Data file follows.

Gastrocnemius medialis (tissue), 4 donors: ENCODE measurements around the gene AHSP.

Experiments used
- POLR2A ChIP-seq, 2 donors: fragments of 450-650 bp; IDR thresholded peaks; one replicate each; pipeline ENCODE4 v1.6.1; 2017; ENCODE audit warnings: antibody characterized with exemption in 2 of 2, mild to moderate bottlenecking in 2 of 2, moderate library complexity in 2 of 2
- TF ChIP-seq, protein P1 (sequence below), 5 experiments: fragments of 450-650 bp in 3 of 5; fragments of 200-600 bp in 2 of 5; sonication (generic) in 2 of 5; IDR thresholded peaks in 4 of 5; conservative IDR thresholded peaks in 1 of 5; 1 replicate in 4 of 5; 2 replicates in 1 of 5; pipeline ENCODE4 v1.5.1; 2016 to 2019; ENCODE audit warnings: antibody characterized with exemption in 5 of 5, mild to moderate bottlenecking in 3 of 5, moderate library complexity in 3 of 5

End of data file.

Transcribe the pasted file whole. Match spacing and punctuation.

Gastrocnemius medialis (tissue), 4 donors: ENCODE measurements around the gene AHSP.

Experiments used
- POLR2A ChIP-seq, 2 donors: fragments of 450-650 bp; IDR thresholded peaks; one replicate each; pipeline ENCODE4 v1.6.1; 2017; ENCODE audit warnings: antibody characterized with exemption in 2 of 2, mild to moderate bottlenecking in 2 of 2, moderate library complexity in 2 of 2
- TF ChIP-seq, protein P1 (sequence below), 5 experiments: fragments of 450-650 bp in 3 of 5; fragments of 200-600 bp in 2 of 5; sonication (generic) in 2 of 5; IDR thresholded peaks in 4 of 5; conservative IDR thresholded peaks in 1 of 5; 1 replicate in 4 of 5; 2 replicates in 1 of 5; pipeline ENCODE4 v1.5.1; 2016 to 2019; ENCODE audit warnings: antibody characterized with exemption in 5 of 5, mild to moderate bottlenecking in 3 of 5, moderate library complexity in 3 of 5